The Lookout Mountain Hedge Fund Review was a rare resource when launched early in 1994, an era with no databases and scant intelligence on hedge funds. As a non-newsy publication focused on the details of how different funds were managed, we also provided historical context from the successes and failures of the first half-century of hedge funds.
The primary goal was to encourage fund managers to find us on a mountain in Tennessee, and they did. Our script opened doors to current and past managers and service providers, giving us access and insight rarely shared with investors. Many visited us to share details of their operations, some from across the seas.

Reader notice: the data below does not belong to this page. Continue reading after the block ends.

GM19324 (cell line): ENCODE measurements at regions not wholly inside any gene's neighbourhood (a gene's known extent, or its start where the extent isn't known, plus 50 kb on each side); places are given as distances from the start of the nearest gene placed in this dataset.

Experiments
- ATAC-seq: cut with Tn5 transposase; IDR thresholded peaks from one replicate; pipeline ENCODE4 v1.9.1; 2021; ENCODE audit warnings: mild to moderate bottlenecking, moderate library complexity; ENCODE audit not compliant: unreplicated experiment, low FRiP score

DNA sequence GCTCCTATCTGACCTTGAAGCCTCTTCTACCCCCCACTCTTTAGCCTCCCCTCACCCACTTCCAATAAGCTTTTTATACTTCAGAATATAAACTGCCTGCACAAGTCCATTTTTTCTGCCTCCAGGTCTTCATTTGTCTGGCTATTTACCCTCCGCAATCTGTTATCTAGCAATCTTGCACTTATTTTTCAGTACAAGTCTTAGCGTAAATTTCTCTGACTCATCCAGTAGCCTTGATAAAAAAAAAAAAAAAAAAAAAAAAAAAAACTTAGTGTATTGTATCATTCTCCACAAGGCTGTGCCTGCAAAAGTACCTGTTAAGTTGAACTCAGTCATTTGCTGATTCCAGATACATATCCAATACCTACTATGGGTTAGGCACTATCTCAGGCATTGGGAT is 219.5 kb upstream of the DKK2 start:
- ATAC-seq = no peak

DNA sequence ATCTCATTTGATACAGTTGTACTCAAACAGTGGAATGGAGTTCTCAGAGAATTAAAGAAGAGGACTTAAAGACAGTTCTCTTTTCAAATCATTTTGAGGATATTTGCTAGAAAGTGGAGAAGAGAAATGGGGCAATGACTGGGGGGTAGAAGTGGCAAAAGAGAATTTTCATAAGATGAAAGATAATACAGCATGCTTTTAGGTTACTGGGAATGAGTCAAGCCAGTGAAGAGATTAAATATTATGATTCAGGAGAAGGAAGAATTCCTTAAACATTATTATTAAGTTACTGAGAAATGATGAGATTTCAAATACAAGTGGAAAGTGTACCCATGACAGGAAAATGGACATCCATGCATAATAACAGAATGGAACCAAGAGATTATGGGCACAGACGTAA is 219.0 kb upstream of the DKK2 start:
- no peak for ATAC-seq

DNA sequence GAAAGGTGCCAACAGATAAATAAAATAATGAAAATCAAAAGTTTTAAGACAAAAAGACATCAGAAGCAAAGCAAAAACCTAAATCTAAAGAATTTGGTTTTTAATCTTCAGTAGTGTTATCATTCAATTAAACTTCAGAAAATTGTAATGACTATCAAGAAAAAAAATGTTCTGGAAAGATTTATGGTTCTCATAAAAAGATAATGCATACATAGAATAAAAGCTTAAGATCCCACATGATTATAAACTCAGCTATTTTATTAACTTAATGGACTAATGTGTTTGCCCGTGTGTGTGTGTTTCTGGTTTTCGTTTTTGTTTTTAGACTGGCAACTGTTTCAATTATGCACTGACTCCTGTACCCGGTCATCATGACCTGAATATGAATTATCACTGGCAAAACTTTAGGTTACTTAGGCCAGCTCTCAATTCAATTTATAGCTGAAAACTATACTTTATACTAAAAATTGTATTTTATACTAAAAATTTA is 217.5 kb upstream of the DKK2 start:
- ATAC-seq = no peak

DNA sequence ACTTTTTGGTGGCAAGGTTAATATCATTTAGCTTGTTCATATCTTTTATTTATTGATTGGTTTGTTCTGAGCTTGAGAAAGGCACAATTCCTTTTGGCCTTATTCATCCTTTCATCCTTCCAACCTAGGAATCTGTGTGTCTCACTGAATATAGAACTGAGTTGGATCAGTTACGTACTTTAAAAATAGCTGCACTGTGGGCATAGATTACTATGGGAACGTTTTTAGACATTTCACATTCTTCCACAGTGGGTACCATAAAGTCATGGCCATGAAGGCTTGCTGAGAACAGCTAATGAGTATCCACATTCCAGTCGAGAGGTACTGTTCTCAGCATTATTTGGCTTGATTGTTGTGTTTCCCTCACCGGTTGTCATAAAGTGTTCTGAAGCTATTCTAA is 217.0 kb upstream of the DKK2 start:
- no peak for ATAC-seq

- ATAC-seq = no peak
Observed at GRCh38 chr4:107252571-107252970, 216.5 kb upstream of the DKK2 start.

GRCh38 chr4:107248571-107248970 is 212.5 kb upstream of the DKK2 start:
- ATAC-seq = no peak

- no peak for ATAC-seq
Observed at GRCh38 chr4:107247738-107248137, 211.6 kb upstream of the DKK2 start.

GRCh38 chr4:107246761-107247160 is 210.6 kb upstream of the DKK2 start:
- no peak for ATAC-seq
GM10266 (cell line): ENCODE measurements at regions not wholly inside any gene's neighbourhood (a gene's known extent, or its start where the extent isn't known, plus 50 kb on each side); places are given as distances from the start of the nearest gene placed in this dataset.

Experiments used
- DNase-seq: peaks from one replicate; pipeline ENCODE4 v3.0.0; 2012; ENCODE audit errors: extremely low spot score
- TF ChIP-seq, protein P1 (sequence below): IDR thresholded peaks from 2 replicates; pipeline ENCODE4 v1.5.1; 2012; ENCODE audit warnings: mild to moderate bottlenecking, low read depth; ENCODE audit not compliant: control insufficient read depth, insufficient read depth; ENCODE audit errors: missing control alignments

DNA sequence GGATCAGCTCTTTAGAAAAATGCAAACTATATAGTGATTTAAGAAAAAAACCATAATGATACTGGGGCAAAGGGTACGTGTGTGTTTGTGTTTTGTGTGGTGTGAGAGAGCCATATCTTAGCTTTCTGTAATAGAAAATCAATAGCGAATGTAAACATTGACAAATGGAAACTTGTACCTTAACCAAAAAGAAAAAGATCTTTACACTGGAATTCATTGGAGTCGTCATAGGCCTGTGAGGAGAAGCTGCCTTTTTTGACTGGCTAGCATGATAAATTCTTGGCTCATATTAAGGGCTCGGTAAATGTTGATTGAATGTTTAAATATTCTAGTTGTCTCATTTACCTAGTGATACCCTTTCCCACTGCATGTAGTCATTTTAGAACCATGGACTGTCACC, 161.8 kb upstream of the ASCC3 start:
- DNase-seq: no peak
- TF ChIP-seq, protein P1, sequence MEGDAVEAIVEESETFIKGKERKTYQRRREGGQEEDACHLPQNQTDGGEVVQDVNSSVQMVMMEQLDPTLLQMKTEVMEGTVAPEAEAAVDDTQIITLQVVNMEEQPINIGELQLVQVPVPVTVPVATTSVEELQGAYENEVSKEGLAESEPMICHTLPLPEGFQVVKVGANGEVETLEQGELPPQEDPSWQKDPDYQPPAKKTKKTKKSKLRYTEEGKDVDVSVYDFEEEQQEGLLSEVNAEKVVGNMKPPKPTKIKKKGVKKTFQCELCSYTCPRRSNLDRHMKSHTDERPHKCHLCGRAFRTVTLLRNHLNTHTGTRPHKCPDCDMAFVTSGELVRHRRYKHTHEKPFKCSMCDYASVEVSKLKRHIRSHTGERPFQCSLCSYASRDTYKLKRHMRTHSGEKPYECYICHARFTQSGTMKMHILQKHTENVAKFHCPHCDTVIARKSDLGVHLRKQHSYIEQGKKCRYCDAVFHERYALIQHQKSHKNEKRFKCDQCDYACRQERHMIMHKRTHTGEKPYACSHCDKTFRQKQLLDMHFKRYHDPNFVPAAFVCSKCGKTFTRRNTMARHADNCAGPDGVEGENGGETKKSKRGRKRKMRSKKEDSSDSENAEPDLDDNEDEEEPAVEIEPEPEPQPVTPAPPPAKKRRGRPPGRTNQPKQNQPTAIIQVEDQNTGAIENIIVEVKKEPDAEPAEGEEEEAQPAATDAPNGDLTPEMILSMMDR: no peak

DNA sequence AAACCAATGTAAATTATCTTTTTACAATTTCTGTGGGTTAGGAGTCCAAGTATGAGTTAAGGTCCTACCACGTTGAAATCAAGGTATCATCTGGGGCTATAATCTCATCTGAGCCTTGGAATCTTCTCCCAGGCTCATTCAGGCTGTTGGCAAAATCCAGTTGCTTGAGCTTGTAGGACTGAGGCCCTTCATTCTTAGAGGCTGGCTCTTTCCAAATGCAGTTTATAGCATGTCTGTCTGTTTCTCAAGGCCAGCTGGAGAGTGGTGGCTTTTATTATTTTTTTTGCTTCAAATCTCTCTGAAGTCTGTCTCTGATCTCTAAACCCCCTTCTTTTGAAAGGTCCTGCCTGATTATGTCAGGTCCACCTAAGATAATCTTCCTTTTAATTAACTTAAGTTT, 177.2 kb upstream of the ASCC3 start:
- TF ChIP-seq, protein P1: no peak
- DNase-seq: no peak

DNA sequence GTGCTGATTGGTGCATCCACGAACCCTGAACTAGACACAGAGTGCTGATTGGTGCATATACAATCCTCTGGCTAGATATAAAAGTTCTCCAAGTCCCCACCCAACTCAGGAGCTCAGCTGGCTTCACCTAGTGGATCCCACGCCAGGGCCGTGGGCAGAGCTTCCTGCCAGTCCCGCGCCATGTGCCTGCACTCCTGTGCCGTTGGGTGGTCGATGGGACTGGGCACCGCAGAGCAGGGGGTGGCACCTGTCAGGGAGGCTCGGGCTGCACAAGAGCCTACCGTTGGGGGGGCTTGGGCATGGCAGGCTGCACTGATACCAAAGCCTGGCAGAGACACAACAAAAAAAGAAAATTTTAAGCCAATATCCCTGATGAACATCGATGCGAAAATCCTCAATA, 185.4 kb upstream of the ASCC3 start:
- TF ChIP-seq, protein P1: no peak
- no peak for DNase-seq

Our articles were (then and now) extraordinarily rare in pointing out the distinctly different risk/return characteristics for true vs nominal hedge funds. Some provided here are quite dated, so accept only their most salient points.
The ambiguity for defining hedge funds is perpetuated to shelter nominal hedge funds, but certainly not to advance the interests of investors. Our 18-word definition for hedge funds is diagnostic and based on the extraordinary system Alfred Jones articulated in the 1950s but sometimes failed to deliver. It’s explained in the accompanying article:
“A hedge fund is an investing program designed and managed to amplify alpha while always mitigating market risk.”
To the degree you may find these articles of interest, you are welcomed to forward them with attribution.